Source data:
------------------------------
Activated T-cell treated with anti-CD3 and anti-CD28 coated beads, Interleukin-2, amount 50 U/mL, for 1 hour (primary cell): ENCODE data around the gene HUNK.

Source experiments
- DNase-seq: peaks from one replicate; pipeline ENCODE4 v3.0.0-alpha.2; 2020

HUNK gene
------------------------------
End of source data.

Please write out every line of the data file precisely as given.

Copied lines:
Activated T-cell treated with anti-CD3 and anti-CD28 coated beads, Interleukin-2, amount 50 U/mL, for 1 hour (primary cell): ENCODE data around the gene HUNK.

Source experiments
- DNase-seq: peaks from one replicate; pipeline ENCODE4 v3.0.0-alpha.2; 2020

HUNK gene